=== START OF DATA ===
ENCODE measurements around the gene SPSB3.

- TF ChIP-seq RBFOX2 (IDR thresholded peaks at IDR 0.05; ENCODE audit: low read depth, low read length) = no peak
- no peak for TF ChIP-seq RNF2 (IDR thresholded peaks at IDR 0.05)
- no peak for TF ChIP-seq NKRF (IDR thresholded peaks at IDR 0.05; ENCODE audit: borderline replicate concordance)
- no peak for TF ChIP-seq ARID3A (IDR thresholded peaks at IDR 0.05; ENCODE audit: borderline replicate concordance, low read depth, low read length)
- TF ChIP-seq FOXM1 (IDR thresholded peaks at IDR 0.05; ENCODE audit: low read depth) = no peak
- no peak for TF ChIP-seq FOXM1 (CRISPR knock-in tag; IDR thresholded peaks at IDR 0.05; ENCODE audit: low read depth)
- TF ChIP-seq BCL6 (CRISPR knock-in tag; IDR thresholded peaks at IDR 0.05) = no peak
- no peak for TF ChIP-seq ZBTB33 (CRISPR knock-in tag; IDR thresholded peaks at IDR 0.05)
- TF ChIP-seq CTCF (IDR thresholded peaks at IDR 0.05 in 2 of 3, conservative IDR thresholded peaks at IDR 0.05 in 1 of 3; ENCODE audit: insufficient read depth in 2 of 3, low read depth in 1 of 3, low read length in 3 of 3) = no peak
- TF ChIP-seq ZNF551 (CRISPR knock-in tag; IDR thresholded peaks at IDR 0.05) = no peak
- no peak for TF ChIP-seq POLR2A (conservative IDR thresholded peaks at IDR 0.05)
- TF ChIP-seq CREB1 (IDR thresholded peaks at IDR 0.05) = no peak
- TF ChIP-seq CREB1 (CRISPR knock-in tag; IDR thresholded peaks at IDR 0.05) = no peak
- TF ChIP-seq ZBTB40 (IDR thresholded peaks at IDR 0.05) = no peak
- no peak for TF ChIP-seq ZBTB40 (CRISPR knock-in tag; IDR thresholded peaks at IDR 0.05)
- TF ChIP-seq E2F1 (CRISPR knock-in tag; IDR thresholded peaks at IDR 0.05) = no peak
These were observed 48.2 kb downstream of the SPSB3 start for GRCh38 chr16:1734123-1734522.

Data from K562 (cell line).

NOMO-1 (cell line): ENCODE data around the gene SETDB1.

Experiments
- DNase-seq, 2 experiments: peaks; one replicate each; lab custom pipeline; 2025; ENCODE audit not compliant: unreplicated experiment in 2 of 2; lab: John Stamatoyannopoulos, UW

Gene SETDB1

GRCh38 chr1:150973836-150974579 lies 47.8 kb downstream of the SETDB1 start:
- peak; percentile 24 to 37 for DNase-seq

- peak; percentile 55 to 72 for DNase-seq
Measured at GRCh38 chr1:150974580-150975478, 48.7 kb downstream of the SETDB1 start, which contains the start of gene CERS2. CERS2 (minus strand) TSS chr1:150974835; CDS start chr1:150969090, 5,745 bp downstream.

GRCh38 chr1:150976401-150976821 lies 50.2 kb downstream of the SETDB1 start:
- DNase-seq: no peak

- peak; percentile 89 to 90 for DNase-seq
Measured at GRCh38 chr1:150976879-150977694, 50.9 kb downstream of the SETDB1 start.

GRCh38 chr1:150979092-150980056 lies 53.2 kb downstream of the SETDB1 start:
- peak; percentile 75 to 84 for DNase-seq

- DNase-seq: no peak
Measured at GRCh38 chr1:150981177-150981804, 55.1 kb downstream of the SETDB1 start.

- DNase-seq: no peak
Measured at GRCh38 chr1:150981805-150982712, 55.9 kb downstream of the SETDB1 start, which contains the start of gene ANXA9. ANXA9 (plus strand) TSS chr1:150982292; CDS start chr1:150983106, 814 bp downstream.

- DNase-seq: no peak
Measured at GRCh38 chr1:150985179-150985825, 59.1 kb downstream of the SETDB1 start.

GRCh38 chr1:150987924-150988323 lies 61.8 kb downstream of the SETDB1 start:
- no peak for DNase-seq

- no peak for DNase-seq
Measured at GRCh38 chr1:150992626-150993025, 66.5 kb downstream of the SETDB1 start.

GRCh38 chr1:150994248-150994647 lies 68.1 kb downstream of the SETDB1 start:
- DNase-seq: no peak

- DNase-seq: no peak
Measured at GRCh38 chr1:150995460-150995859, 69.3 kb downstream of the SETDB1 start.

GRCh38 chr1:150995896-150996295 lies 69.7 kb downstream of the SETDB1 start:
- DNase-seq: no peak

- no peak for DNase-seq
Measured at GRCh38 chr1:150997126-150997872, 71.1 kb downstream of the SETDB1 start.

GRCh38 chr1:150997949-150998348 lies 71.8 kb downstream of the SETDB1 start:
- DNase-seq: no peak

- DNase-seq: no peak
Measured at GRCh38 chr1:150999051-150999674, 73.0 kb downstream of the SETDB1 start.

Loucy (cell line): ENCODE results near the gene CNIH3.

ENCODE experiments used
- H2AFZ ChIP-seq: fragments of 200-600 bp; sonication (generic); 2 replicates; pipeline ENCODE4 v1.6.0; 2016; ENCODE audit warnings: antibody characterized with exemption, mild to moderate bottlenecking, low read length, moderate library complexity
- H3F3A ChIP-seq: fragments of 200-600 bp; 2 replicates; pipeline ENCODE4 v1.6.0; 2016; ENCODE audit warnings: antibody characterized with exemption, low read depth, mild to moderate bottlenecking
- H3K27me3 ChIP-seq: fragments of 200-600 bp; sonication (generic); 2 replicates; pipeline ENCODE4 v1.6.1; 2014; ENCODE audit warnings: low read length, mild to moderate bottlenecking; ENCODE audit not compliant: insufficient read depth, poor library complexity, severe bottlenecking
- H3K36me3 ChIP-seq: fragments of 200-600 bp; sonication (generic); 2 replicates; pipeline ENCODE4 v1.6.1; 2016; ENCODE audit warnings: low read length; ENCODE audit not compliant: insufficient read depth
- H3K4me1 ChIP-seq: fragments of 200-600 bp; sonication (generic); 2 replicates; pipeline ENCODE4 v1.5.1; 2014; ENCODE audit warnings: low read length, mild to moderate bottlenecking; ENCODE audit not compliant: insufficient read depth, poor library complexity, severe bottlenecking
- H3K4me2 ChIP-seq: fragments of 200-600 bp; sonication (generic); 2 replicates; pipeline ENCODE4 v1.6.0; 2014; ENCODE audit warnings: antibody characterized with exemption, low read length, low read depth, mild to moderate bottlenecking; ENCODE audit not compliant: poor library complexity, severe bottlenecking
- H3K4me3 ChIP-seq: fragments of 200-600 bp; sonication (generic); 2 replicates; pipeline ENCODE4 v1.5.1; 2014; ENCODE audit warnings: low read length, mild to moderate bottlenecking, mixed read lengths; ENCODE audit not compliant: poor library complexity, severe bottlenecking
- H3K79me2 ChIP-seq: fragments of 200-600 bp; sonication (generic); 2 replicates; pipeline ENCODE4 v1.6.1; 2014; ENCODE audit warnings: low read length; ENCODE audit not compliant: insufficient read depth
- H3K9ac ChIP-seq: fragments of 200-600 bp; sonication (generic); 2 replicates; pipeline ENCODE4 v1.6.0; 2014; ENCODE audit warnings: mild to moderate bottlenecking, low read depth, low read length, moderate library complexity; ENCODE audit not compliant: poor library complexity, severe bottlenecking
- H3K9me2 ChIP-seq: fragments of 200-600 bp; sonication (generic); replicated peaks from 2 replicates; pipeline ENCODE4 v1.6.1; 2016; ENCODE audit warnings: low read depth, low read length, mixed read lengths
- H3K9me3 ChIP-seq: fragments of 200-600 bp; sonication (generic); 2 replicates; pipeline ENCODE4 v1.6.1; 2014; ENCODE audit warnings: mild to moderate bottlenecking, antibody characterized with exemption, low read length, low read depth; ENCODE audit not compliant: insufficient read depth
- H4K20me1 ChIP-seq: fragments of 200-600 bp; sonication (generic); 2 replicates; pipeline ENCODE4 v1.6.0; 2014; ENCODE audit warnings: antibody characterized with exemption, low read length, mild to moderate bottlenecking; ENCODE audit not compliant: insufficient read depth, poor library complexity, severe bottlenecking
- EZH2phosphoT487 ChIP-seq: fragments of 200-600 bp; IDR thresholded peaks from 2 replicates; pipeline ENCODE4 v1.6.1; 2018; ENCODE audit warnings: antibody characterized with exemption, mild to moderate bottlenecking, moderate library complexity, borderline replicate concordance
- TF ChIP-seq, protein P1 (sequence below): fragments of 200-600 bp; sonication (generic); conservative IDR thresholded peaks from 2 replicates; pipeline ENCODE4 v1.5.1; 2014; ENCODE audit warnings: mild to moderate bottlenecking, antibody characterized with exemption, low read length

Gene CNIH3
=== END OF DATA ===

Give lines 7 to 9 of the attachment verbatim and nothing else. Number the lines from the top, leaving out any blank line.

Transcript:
- no peak for TF ChIP-seq FOXM1 (CRISPR knock-in tag; IDR thresholded peaks at IDR 0.05; ENCODE audit: low read depth)
- TF ChIP-seq BCL6 (CRISPR knock-in tag; IDR thresholded peaks at IDR 0.05) = no peak
- no peak for TF ChIP-seq ZBTB33 (CRISPR knock-in tag; IDR thresholded peaks at IDR 0.05)